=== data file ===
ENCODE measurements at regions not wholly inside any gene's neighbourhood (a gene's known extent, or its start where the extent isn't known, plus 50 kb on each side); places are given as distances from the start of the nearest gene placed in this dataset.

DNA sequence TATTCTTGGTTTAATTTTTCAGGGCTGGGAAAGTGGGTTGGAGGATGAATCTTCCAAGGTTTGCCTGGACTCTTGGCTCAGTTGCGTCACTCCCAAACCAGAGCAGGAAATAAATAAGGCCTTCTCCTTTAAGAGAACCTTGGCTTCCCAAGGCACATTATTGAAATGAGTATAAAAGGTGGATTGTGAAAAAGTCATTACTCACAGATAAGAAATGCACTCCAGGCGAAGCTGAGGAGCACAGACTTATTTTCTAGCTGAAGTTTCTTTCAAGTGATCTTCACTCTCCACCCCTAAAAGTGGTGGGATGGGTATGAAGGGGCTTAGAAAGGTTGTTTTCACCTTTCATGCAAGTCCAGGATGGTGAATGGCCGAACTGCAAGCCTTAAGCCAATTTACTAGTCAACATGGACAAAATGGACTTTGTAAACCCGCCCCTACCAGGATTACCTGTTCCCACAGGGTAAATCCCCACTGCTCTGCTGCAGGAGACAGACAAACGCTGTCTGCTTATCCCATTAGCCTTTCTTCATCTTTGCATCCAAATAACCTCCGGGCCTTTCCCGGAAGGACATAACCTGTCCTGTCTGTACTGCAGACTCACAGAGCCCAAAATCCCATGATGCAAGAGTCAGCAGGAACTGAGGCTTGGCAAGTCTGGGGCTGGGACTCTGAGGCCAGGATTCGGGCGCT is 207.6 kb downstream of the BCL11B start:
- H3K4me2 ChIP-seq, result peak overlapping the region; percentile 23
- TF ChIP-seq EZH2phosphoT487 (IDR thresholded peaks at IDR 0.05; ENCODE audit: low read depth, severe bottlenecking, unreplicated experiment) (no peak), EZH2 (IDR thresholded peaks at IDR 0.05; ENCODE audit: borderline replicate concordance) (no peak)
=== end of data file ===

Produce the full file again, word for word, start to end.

ENCODE measurements at regions not wholly inside any gene's neighbourhood (a gene's known extent, or its start where the extent isn't known, plus 50 kb on each side); places are given as distances from the start of the nearest gene placed in this dataset.

DNA sequence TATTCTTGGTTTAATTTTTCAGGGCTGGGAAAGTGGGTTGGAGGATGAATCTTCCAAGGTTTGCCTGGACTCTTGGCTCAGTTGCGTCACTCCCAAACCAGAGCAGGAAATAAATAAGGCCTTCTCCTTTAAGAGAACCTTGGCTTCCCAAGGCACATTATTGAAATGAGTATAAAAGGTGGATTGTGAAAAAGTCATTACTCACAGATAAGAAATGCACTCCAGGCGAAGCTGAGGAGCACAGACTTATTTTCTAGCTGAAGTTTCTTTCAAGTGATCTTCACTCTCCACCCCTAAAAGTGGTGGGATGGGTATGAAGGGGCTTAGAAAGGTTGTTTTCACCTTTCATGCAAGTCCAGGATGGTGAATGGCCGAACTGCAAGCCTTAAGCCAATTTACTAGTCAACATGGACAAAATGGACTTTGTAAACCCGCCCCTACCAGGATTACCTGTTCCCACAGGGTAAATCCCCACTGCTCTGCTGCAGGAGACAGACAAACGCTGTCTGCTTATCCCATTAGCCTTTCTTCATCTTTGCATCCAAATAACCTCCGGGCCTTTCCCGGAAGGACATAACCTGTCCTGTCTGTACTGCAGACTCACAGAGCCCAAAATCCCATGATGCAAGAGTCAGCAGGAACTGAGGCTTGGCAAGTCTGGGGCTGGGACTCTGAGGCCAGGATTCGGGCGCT is 207.6 kb downstream of the BCL11B start:
- H3K4me2 ChIP-seq, result peak overlapping the region; percentile 23
- TF ChIP-seq EZH2phosphoT487 (IDR thresholded peaks at IDR 0.05; ENCODE audit: low read depth, severe bottlenecking, unreplicated experiment) (no peak), EZH2 (IDR thresholded peaks at IDR 0.05; ENCODE audit: borderline replicate concordance) (no peak)